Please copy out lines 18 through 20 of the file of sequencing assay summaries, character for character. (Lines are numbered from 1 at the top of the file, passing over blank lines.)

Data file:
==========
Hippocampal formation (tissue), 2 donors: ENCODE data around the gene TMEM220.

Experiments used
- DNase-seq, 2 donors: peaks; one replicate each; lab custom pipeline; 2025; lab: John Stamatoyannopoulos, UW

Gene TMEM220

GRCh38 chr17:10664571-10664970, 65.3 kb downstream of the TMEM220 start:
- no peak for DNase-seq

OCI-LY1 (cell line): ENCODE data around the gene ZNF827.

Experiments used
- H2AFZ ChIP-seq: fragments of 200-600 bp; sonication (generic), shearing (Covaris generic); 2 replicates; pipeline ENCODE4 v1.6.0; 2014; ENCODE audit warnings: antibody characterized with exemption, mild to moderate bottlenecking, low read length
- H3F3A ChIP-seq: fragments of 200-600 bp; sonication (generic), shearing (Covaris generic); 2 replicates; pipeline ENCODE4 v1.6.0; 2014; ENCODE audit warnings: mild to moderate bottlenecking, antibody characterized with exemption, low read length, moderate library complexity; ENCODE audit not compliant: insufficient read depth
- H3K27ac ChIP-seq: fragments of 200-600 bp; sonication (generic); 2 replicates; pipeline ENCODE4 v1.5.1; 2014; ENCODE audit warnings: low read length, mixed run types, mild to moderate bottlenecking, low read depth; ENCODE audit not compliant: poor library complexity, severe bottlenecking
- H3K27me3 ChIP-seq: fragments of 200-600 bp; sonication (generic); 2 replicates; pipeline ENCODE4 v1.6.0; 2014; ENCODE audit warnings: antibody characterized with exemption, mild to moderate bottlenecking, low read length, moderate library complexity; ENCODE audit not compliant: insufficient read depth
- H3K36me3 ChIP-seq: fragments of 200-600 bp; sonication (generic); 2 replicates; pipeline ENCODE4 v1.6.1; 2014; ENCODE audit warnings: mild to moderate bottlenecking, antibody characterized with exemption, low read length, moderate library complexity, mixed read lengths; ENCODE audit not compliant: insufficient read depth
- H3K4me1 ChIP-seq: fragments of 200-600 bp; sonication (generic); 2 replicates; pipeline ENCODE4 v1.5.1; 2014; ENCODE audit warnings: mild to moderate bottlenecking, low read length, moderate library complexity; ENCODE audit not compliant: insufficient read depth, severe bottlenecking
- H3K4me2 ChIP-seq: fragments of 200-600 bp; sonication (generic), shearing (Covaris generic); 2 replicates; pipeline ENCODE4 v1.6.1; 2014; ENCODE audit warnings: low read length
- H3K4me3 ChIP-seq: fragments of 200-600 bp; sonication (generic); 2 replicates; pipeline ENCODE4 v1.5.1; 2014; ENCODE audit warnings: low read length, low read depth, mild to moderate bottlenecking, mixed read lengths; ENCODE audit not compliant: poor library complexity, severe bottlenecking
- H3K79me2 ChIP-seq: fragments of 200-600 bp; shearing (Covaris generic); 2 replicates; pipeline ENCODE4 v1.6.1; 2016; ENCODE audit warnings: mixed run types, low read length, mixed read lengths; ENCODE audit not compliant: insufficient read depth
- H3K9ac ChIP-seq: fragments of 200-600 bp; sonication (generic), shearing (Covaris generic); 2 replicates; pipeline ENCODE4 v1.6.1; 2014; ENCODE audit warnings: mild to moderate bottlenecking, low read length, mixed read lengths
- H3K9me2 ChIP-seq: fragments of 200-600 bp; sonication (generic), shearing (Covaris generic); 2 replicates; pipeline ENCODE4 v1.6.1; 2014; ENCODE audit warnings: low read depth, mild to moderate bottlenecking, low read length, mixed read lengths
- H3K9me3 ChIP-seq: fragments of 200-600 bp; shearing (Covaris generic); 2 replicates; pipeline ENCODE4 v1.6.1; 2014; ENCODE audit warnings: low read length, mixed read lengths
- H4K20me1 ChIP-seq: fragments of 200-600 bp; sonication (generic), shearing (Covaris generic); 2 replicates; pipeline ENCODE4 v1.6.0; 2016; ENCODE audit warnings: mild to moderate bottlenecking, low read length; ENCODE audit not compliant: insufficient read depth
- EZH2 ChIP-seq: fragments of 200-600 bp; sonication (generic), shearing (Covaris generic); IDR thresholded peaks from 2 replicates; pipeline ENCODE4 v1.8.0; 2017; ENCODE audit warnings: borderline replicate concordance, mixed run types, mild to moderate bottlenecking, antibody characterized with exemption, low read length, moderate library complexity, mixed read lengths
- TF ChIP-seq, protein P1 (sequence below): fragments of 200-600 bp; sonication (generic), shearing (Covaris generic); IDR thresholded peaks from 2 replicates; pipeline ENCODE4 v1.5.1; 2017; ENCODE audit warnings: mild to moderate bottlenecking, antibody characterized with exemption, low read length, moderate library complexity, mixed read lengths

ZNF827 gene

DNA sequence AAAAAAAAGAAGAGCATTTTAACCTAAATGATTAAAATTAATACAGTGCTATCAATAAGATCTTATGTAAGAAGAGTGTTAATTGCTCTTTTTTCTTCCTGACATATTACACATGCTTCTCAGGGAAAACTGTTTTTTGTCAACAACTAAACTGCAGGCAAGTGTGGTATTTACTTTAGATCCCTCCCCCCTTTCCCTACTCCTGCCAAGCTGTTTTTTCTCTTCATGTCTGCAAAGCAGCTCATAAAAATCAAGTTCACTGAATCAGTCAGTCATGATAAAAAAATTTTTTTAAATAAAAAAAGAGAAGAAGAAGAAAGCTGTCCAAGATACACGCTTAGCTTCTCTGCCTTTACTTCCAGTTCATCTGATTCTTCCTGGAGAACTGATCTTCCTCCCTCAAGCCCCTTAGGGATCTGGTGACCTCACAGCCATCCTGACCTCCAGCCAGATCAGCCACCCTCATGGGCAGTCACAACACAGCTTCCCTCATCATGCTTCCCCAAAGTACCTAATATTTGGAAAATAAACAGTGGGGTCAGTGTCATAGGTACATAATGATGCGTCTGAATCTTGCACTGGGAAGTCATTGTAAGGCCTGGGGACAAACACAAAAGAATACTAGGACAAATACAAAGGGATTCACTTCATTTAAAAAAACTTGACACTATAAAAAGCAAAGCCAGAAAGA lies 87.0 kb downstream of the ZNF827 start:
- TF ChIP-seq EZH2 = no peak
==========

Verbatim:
- H3K9ac ChIP-seq: fragments of 200-600 bp; sonication (generic), shearing (Covaris generic); 2 replicates; pipeline ENCODE4 v1.6.1; 2014; ENCODE audit warnings: mild to moderate bottlenecking, low read length, mixed read lengths
- H3K9me2 ChIP-seq: fragments of 200-600 bp; sonication (generic), shearing (Covaris generic); 2 replicates; pipeline ENCODE4 v1.6.1; 2014; ENCODE audit warnings: low read depth, mild to moderate bottlenecking, low read length, mixed read lengths
- H3K9me3 ChIP-seq: fragments of 200-600 bp; shearing (Covaris generic); 2 replicates; pipeline ENCODE4 v1.6.1; 2014; ENCODE audit warnings: low read length, mixed read lengths